Geography: Physical Features

In geography, physical features refer to landforms (mountains, deserts, fertile plains, etc.) and large bodies of water (rivers, lakes, oceans, etc.).  These formidable features can isolate and protect people in a particular area

and their culture or connect and provide opportunties for trade and attacks.  Great civilizations of the past provide diverse examples of isolation or connections to other


lands due to the physical characteristics of the land that allowed them to thrive and flourish. 


Mountains are high and steep stretches of land formed by either plate tectonics or volcanoes that tower over the land.  The more high and steep the mountains, the harder it is for people to cross and the greater the barrier it is


between groups of people.  This isolates people on either side of the mountain range and results in the creation of very different cultures.  Thus, mountain ranges typically act as boundaries of different culture regions.


Deserts have very little precipitation, which affects the amount of water resources and results in little to no vegetation growing in the area.  Where water and food are scarce, animals and people struggle to survive, so like


mountains, deserts act as a barrier between cultures.  People in desert regions are separated from each other and travel is difficult, so cultures vary greatly from area to the next. 

Fertile Plains

The term plains refers to flat or relatively flat land.  Fertile plains have a consistent source of water that allows for vegetation to grow and thrive.  This promotes the settlement of people and allows for easy travel within the


plains region.  This facilitates the formation of a relatively homogenous culture as people trade and share technology throughout the land.


A river is a waterway that flows towards a larger waterway.  Rivers provide a means of transportation between geographic areas.  While travel along the river promotes trade and connects areas along the rivers, depending on the size of the river, it can also isolate people and cultures on opposite sides of the river.  The larger the river, the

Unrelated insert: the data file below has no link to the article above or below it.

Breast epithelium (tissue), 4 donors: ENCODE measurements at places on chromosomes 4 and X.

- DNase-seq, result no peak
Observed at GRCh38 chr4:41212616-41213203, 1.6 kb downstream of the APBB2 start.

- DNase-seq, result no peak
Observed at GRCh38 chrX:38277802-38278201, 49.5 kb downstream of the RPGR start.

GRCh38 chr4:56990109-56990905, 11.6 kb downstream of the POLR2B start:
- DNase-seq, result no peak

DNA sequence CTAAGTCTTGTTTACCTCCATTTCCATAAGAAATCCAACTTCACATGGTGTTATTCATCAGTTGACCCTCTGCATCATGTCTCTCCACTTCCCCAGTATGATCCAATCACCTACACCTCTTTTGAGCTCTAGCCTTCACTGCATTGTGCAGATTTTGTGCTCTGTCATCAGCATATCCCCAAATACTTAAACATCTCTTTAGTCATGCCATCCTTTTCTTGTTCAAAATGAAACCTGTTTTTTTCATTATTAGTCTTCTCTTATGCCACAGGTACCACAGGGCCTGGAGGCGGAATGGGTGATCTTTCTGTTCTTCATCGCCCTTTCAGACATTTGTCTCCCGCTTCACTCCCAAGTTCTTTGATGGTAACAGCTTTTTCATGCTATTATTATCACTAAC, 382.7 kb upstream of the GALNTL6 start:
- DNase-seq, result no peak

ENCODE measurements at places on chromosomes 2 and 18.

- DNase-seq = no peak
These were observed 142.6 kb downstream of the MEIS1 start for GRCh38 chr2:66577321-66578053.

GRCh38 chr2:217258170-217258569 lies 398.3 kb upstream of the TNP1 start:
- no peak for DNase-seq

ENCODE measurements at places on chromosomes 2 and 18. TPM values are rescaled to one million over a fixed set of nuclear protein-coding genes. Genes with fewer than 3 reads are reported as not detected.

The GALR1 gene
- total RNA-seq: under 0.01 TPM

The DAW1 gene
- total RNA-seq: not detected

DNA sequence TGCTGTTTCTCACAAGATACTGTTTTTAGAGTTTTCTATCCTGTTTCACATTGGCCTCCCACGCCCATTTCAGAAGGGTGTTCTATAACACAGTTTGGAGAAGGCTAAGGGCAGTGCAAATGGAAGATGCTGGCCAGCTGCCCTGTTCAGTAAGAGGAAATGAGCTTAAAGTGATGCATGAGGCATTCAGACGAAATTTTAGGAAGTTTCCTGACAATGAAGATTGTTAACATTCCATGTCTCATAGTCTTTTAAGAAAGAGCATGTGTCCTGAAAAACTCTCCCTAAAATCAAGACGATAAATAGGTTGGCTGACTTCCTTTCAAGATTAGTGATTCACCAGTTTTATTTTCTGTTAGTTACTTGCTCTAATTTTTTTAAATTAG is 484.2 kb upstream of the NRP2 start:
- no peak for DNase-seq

more cultural diversity exists.  Therefore, rivers help connect people and isolate people depending on the size and navigability of the river.


Lakes are large bodies of water that are relatively still compared to rivers and oceans.  They are smaller in size than oceans and are typically freshwater.  They are fed eit


her by rivers or by melting snow from the mountains.  Since they are relatively still, they are easier to navigate than rivers.  Although, depending on the size, they can provide can still provide a formidable barrier between peoples and cultures.


Oceans are the largest bodies of water in the world and consist of 2/3 of the planet's surface.  Since they are so immense, oceans provide great barriers between peoples and cultures.  Therefore, oceans provide opportunites for

great cultural diversity across the Earth. 


     Picture 1: Unknown Mountain

Picture 2: World Topography

Picture 3: Netherlands

Picture 4: Moraine Lake- Alberta, Canada

Picture 5: Glacier National Park

Picture 6: Desert of Namibia

Picture 7:Desert of Namibia

Picture 8: Plains in Turkey,_Turkey.jpg

Picture 9: Ireland

Picture 10: Burma

Picture 11: Alaska

Picture 12: Kananaskis Lake, Canada

Picture 13: Crater Lake, Oregon

Picture 14: Unkown Ocean

Picture 15: Ocean near Hawaii



Tag der Veröffentlichung: 17.04.2014

Alle Rechte vorbehalten

Nächste Seite
Seite 1 /